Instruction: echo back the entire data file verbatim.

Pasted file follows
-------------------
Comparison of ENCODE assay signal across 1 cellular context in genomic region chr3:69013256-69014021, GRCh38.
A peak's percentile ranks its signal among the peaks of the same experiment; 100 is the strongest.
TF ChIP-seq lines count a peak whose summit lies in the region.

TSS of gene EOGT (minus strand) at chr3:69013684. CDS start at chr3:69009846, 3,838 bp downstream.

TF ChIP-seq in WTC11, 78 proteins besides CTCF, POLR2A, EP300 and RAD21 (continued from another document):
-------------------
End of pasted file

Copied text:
Comparison of ENCODE assay signal across 1 cellular context in genomic region chr3:69013256-69014021, GRCh38.
A peak's percentile ranks its signal among the peaks of the same experiment; 100 is the strongest.
TF ChIP-seq lines count a peak whose summit lies in the region.

TSS of gene EOGT (minus strand) at chr3:69013684. CDS start at chr3:69009846, 3,838 bp downstream.

TF ChIP-seq in WTC11, 78 proteins besides CTCF, POLR2A, EP300 and RAD21 (continued from another document):